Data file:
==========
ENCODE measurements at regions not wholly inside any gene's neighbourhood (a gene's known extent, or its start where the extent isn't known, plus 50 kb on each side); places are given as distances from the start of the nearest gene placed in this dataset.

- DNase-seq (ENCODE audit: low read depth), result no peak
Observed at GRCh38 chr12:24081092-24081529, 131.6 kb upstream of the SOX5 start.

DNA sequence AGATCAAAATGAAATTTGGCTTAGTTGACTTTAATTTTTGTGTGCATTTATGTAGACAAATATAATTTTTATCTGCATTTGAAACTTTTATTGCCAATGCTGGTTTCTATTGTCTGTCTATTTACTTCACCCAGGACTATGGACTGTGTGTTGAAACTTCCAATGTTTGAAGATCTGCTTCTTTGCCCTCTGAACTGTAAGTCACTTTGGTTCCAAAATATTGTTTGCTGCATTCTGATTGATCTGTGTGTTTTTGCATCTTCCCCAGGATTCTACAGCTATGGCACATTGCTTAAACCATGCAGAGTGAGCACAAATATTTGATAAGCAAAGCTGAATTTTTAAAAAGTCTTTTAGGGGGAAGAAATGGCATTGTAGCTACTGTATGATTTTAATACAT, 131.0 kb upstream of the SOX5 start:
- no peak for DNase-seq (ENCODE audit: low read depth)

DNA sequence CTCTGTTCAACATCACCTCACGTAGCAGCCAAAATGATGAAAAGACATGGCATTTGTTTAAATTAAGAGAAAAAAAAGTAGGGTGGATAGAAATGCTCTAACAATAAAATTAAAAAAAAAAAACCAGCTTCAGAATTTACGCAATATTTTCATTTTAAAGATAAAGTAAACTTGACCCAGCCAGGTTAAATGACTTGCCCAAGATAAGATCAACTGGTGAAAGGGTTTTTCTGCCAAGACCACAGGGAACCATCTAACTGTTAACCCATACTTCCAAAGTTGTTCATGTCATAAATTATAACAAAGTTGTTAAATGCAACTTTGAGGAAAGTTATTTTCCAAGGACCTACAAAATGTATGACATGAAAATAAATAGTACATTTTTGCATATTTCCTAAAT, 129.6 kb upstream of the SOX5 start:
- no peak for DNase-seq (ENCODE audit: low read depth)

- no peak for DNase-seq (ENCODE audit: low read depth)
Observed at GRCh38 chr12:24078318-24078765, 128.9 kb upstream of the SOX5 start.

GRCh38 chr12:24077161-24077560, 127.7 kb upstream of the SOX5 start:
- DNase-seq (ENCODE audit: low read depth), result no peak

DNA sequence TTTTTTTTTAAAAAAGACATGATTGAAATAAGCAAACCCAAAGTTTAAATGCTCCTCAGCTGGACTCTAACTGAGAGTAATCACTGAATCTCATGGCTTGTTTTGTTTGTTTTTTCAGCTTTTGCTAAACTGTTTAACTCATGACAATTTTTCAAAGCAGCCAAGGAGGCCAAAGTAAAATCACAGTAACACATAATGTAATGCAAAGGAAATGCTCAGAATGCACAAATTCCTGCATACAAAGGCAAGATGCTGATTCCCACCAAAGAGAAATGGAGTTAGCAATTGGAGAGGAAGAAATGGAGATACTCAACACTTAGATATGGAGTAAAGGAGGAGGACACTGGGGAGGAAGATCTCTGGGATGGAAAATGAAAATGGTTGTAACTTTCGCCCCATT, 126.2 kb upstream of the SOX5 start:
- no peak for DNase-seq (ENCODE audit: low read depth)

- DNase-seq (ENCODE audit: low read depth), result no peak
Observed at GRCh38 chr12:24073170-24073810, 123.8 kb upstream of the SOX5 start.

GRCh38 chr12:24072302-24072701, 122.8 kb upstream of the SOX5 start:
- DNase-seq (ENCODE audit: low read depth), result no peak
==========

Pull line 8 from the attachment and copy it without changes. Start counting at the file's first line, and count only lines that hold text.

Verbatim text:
- no peak for DNase-seq (ENCODE audit: low read depth)